Denny Anspach <danspach@...>
Builders of resin kits can and should benefit from many of the common sense time-honored modeling tricks that so many have used successfully for years. Among these tricks is to address warping by the shameless use of whatever hidden interior bracing that one might need. These days I usually use styrene strips. However, this summer, far from modeling supplies, I built two house cars with internal bracing cut from scrap wood on a band saw.
Before sealing up these cars for good, the interiors can often look like rabbit warrens.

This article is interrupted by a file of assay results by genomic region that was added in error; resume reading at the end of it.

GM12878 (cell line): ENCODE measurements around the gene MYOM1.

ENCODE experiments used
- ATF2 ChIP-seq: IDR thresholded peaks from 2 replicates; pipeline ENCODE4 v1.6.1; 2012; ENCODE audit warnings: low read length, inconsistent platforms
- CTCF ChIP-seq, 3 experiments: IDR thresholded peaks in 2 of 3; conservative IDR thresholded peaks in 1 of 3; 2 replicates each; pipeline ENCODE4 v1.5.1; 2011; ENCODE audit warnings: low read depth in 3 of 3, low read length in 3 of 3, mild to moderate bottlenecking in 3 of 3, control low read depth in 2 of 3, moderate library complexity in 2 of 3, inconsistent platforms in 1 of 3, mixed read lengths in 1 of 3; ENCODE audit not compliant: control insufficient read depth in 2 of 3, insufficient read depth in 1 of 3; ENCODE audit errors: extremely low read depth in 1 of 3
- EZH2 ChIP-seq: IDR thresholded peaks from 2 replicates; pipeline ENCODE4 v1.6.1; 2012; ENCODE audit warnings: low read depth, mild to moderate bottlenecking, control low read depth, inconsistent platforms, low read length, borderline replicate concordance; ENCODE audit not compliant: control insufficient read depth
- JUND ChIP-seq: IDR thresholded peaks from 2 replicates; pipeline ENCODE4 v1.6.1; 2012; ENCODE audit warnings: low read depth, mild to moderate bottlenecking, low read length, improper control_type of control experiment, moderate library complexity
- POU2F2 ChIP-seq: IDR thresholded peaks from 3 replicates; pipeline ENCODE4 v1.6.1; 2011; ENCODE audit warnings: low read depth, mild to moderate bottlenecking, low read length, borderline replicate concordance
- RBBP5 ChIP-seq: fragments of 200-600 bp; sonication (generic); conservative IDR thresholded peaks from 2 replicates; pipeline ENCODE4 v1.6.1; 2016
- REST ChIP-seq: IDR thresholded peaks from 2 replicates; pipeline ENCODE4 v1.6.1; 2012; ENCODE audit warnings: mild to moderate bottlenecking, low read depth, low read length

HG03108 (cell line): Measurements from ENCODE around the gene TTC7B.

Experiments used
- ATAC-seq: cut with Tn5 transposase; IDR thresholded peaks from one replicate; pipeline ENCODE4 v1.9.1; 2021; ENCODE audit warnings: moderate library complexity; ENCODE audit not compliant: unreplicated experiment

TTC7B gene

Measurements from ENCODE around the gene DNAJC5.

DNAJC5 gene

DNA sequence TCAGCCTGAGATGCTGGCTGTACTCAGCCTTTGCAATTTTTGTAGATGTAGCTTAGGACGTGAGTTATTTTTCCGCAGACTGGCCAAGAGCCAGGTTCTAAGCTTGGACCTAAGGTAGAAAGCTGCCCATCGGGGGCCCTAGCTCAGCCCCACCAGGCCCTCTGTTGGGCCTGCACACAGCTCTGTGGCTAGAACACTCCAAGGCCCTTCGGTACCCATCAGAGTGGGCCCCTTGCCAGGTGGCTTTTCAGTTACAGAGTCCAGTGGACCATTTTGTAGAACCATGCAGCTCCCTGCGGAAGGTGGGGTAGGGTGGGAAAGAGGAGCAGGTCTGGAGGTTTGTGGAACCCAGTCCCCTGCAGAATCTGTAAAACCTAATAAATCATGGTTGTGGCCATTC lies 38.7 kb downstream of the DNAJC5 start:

Simply forcing the sides out by the insertion of the floor does indeed work most of the time, but if the warp is severe, I notice that although the bottom edge now seems straight, there can still be a very slight concave "cupping" of the middle portions of the side still resisting being pushed out flat. Making a glue sandwich with a piece of wood or thick styrene, or adding more internal bracing can solve this problem.
Mention is made of the beneficial use of calipers. I will second that. It is the kit builder's best friend.
Denny S. Anspach, MD